A few weeks into April 2020, a shocking truth started filling our timelines — Black women are five times more likely to die during childbirth in the United Kingdom than their white counterparts. Behind the greater visibility around this issue was the tireless work of affected mothers and activists, in particular of author and presenter Candice Brathwaite, who has shared her personal story of Black British motherhood since 2016, which resulted in a book about the sensitive topic, I am Not Your Baby Mother, in 2020. But when it came to casting a presenter for the Channel 4 documentary about the matter, Brathwaite was overlooked for Rochelle Humes, and the decision started a conversation around the role colourism plays in presenting stories of Black trauma.
This frequent casting choice by major media companies further encourages the erasure of dark-skinned Black women's voices from having control of the narratives around their identities and experiences.
"The truth is up until six weeks ago I thought I was going to present that documentary," Brathwaite shared on Instagram. "I had been contacted in March of 2020. It had been an ongoing discussion for the last 9 months of the year. I'm not sure what happened. But it's not meant to be. Although it will always be something I'm passionate about, I have to set my ego aside because it's not only I who tried to highlight the disturbing data when it came to black women dying in childbirth. It's a group effort. It always has been. So as gutted as I was the message remains the same and it's such a serious issue that we should hold space no matter who is narrating the story."
Brathwaite later clarified that she was contacted by a different production company — not Channel 4's team that are developing the show with Humes — and was commissioned to share her expertise on the mortality rate of Black mothers. "They had asked me to contribute my expertise but I declined as I don't want my trauma to be mined for a show where I have no control of the narrative," Brathwaite wrote. "My agent had asked a few weeks ago if there was a possibility I could co-present alongside Rochelle and was told there was not. At the end of the day I cannot overstate enough how important it is for this issue to be spoken about until we are able to save more black women."
The issue of maternal mortality rates for Black British women is not simply about race, it's also about the nuance of colourism that encourages the neglect of dark-skinned Black women's pain and trauma.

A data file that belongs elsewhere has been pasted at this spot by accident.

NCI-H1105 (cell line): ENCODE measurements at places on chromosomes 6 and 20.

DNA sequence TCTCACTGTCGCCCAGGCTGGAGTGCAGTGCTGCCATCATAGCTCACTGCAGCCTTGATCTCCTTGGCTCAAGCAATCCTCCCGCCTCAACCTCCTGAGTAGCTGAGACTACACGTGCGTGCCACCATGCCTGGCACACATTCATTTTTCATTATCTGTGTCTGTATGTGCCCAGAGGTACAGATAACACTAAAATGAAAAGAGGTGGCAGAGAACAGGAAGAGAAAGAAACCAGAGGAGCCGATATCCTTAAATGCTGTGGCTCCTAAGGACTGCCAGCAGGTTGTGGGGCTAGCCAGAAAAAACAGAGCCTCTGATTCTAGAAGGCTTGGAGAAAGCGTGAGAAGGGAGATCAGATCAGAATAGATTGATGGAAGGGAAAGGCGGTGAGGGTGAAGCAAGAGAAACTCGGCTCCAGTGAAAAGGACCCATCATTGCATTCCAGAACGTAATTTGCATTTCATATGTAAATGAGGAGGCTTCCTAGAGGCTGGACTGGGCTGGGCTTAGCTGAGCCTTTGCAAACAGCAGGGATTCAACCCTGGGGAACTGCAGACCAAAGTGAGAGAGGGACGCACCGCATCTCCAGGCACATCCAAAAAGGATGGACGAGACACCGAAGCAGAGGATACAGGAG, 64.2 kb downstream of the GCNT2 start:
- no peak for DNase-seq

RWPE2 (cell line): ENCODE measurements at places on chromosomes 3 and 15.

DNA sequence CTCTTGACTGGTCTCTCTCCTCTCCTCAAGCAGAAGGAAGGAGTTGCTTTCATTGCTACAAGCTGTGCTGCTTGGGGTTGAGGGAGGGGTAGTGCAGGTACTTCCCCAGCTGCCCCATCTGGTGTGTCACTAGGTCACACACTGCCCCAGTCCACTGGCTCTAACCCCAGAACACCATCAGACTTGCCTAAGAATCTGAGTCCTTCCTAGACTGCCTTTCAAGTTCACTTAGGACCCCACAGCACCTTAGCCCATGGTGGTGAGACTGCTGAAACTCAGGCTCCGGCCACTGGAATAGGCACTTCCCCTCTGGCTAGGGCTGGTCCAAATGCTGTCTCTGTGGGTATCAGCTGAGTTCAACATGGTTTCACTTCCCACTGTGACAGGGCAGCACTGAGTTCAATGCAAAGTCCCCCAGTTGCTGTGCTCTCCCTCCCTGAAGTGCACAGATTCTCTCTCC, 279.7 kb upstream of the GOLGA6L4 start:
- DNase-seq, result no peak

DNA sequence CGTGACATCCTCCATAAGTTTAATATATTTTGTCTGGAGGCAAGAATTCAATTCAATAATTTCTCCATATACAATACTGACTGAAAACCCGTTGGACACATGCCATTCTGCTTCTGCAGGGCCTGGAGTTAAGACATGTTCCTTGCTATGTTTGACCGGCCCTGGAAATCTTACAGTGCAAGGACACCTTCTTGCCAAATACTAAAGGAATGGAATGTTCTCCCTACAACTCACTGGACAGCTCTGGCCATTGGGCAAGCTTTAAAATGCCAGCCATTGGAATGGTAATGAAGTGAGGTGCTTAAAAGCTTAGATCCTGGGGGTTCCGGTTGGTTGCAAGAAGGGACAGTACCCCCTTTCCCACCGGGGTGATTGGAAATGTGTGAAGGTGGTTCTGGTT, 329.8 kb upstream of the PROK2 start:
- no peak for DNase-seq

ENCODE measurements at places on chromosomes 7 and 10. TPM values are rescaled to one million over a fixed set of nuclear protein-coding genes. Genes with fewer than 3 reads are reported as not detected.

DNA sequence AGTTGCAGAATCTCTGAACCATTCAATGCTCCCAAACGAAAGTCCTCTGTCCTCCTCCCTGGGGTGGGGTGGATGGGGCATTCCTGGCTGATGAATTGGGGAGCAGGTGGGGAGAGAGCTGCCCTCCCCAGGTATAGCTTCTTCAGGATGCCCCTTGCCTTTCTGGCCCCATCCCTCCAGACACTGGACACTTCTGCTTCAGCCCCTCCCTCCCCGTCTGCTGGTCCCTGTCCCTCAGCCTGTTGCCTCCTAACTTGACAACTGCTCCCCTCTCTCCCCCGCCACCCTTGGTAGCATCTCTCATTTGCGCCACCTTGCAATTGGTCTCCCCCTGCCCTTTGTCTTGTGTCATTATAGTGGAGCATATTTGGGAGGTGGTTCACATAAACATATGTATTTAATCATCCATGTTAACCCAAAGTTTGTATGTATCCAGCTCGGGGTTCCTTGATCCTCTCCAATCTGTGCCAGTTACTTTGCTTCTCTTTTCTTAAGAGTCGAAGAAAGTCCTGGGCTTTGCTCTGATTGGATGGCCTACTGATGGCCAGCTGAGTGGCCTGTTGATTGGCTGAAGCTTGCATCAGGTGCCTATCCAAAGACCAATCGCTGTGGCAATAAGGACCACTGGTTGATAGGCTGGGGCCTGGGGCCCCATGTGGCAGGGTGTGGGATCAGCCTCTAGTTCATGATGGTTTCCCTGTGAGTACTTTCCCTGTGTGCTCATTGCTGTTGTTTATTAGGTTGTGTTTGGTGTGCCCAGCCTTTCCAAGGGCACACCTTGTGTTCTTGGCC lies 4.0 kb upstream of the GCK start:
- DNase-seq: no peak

Although the rumour of Brathwaite being "replaced" by Humes to present Channel 4's documentary is false, the resulting conversations around colourism, Black trauma, and media representation are valid. Similarly to Little Mix's Leigh-Anne Pinnock's upcoming BBC documentary, Leigh-Anne: Colourism and Race, light-skinned and mixed-race Black women are often given the opportunity to narrate stories about racial injustice that disproportionately affects dark-skinned Black women. This frequent casting choice by major media companies further encourages the erasure of dark-skinned Black women's voices from having control of the narratives around their identities and experiences.
According to the 2019 report published by MBRRACE-UK (Mothers and Babies: Reducing Risk Through Audits and Confidential Enquiries Across the UK), Black women are five times more likely to die during pregnancy and after childbirth in the UK than white women. Whereas women of mixed ethnicity are three times more likely, and Asian women are twice as likely. The argument around who should be telling this story to the public comes down to the fact that a documentary about the maternal mortality rates of Black women, which will show a majority of footage and testimonies from dark-skinned Black women while being narrated by a mixed-race Black woman, potentially filters the voices of the women that it represents and will profit from.
Humes and Brathwaite are great presenters, and we believe that they would both do an incredible job at bringing this issue to public attention. But the issue of maternal mortality rates for Black British women is not simply about race, it's also about the nuance of colourism that encourages the neglect of dark-skinned Black women's pain and trauma. It would have done more justice to the plight of Black motherhood if someone who was previously invested in this topic were fronting the documentary — but we have the utmost optimism that Humes's documentary will highlight how colourism has also contributed to the the deaths of Black mothers in the UK.